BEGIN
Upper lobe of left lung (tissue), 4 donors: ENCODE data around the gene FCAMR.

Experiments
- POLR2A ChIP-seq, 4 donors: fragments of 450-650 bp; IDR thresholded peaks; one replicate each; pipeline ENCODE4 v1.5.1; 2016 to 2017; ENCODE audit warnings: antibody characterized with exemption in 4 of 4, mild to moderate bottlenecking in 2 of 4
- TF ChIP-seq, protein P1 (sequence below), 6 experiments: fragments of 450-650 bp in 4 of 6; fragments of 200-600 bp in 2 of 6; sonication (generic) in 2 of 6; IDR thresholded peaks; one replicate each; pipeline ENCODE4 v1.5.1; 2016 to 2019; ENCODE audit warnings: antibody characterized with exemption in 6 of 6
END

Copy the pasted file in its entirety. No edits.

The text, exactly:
Upper lobe of left lung (tissue), 4 donors: ENCODE data around the gene FCAMR.

Experiments
- POLR2A ChIP-seq, 4 donors: fragments of 450-650 bp; IDR thresholded peaks; one replicate each; pipeline ENCODE4 v1.5.1; 2016 to 2017; ENCODE audit warnings: antibody characterized with exemption in 4 of 4, mild to moderate bottlenecking in 2 of 4
- TF ChIP-seq, protein P1 (sequence below), 6 experiments: fragments of 450-650 bp in 4 of 6; fragments of 200-600 bp in 2 of 6; sonication (generic) in 2 of 6; IDR thresholded peaks; one replicate each; pipeline ENCODE4 v1.5.1; 2016 to 2019; ENCODE audit warnings: antibody characterized with exemption in 6 of 6